Environment

In an instantaneous, 24-hour news cycle, a lot of being made of current U.S. droughts but the 1934 version was 7X larger than other comparable intensity droughts that struck North America between 1000 A.D. and 2005, and nearly 30 percent worse than the next most severe drought that struck the continent in 1580, finds a new analysis.  


by Marc Brazeau, Genetic Literacy Project

Next week, the Environmental Protection Agency is set to approve Enlist Duo–a new herbicide formulation that combines two popular herbicides, 2,4-Dichlorophenoxyacetic acid (2,4-D) and glyphosate (the active ingredient in Roundup), which are used to control weeds.


By Jon Entine, Genetic Literacy Project

New genetically modified corn and soybean traits, already approved by the US Department of Agriculture, is likely to gain Environmental Protection Agency next week, the Genetic Literacy Project has learned.

Onions consistently make the lists of organic foods even the most ardent organic advocates don't recommend paying the extra money for; they have so many layers of skin that no pesticide, organic or synthetic, is getting through.

But it's still a market as long as people are willing to pay for a special sticker. And if you are in that market, there is good news; a new study of herbicides derived from clove oil tested the natural products' effectiveness in controlling weeds in Vidalia® sweet onion crops. Vidalia® sweet onion is a dry bulb onion grown in Georgia as a cool-season (winter) crop. 


When I look at my children at play, I am fascinated by the ways in which they learn. Learning is a brain event and there are times I imagine I can almost see my kids’ brains working and developing as they play and learn. Everything that we do, whether motor, sensory or cognitive, requires networks of neurons to generate new activity patterns in our brains. These newpatterns are how we experience learning.

Scientists at Argonne National Laboratory have created a new simulator to more accurately estimate the greenhouse gases likely to be released from Arctic peatlands if they warm.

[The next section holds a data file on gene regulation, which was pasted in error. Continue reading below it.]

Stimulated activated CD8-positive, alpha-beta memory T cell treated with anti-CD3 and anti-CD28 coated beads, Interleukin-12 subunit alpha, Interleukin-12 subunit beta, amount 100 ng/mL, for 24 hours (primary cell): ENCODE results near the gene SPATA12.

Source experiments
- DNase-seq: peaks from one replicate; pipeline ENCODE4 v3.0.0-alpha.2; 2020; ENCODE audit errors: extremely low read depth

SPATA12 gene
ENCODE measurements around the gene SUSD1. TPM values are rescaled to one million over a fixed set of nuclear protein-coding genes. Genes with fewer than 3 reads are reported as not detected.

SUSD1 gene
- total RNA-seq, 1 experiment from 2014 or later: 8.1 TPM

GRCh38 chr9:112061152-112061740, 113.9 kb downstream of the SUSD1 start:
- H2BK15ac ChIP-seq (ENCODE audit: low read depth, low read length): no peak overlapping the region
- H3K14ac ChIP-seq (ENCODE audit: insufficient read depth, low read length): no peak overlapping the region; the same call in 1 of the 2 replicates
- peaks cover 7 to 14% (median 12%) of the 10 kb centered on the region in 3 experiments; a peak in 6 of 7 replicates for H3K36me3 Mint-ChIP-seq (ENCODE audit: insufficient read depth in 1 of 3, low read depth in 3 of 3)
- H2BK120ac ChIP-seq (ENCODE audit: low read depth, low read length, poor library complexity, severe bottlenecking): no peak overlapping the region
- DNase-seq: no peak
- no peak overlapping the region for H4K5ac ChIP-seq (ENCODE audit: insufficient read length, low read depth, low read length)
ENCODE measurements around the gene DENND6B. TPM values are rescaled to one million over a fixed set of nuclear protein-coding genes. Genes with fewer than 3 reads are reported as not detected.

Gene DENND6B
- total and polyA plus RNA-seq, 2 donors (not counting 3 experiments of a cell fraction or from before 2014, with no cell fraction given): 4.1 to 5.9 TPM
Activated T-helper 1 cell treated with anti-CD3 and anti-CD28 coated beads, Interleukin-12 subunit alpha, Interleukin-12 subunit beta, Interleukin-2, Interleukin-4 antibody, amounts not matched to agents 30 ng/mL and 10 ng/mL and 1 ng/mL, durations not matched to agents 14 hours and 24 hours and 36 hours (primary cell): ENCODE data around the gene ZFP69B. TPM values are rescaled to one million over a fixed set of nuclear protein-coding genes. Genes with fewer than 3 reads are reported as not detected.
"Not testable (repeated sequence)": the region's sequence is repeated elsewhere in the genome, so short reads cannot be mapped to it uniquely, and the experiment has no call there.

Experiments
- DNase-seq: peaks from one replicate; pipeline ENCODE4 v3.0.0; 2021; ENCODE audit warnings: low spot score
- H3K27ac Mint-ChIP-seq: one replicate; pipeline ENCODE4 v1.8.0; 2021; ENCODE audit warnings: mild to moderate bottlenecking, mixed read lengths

Their model is based on how oxygen filters through soil and it estimates that previous models probably underestimated methane emissions and overrepresented carbon dioxide emissions from those regions. 

Peatlands, common in the Arctic, are wetlands filled with dead and decaying organic matter. They are the result of millions of years of plants dying and breaking down into rich soil, so they contain a massive amount of carbon.


When you take a shower and use soap and then lather, rinse and repeat twice with that shampoo, it gets washed off your body and goes down the drain.

Environmentalists have claimed these soaps and shampoos and washing machine detergents - surfactants - seep into groundwater, lakes and streams, where they could pose a risk to fish and frogs.

But do they? Not likely, finds a new report of the potential impact on the environment of the enormous amounts of common surfactants used day in and day out by consumers all over the world. 


Americans love their dogs, and most people clean up after their pets when they are out on a walk, but some do not: people who claim they wouldn't pour toxic chemicals or medicines onto the ground because they recognize it gets into waterways delude themselves into believing dog excrement is "natural" and will be okay in waterways.

But it isn't. Bacteria and anti-bacterial strains from dogs can make people sick from dogs just like it does humans, and we recognize that humans should not go to the bathroom on the ground near a lake.


Permafrost thaw kills forests in Canada, while drought kills trees in India and Borneo. In the U.S., in Virginia, over-abundant deer eat trees before they reach maturity, while nitrogen pollution has changed soil chemistry in Panama. 

Continents apart, trees have many similar ways to die. Many of the changes occurring in forests worldwide are attributable to human impacts on climate, atmospheric chemistry, land use and animal populations - no surprise, writing papers lamenting humanity is why many conservation groups exist. And hyperbolic cultural pandering has led to calls for a new geologic period in Earth's history—the Anthropocene, the Age of Humans. 


A review in the Journal of Animal Science has found that feeding livestock diets containing genetically engineered crops has no impact on the health or productivity of those animals.

The article documents 30 years worth of livestock-feeding studies, representing more than 100 billion animals, finding that the performance and health of food-producing animals fed GE crops are comparable with those of animals fed non-GE crops. 

Since their introduction in 1996, GE feed crops have become an increasing component of livestock diets. Today, more than 95 percent of U.S. food-producing animals consume feed containing GE crops. Studies that involve feeding GE crops to livestock are used to evaluate the safety of these crops.